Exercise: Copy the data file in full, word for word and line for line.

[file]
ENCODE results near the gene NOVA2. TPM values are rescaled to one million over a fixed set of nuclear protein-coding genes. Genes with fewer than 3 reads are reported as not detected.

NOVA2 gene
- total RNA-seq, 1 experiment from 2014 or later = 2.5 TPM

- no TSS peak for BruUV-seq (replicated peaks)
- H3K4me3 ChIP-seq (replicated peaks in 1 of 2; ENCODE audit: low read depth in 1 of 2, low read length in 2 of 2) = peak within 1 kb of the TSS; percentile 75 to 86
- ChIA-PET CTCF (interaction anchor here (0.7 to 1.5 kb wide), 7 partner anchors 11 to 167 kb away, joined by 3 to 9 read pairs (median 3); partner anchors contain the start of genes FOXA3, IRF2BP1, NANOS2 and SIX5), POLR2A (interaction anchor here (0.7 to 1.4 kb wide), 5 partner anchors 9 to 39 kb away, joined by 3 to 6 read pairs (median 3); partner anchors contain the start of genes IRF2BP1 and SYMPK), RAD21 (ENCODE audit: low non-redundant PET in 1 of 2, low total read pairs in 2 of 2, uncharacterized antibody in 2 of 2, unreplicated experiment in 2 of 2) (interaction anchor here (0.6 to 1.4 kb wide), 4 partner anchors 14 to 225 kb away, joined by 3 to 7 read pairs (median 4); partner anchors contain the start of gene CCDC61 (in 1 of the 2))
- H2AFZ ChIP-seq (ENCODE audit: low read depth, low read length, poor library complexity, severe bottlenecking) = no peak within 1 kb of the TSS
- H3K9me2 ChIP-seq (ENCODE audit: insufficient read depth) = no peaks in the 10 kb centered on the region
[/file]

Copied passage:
ENCODE results near the gene NOVA2. TPM values are rescaled to one million over a fixed set of nuclear protein-coding genes. Genes with fewer than 3 reads are reported as not detected.

NOVA2 gene
- total RNA-seq, 1 experiment from 2014 or later = 2.5 TPM

- no TSS peak for BruUV-seq (replicated peaks)
- H3K4me3 ChIP-seq (replicated peaks in 1 of 2; ENCODE audit: low read depth in 1 of 2, low read length in 2 of 2) = peak within 1 kb of the TSS; percentile 75 to 86
- ChIA-PET CTCF (interaction anchor here (0.7 to 1.5 kb wide), 7 partner anchors 11 to 167 kb away, joined by 3 to 9 read pairs (median 3); partner anchors contain the start of genes FOXA3, IRF2BP1, NANOS2 and SIX5), POLR2A (interaction anchor here (0.7 to 1.4 kb wide), 5 partner anchors 9 to 39 kb away, joined by 3 to 6 read pairs (median 3); partner anchors contain the start of genes IRF2BP1 and SYMPK), RAD21 (ENCODE audit: low non-redundant PET in 1 of 2, low total read pairs in 2 of 2, uncharacterized antibody in 2 of 2, unreplicated experiment in 2 of 2) (interaction anchor here (0.6 to 1.4 kb wide), 4 partner anchors 14 to 225 kb away, joined by 3 to 7 read pairs (median 4); partner anchors contain the start of gene CCDC61 (in 1 of the 2))
- H2AFZ ChIP-seq (ENCODE audit: low read depth, low read length, poor library complexity, severe bottlenecking) = no peak within 1 kb of the TSS
- H3K9me2 ChIP-seq (ENCODE audit: insufficient read depth) = no peaks in the 10 kb centered on the region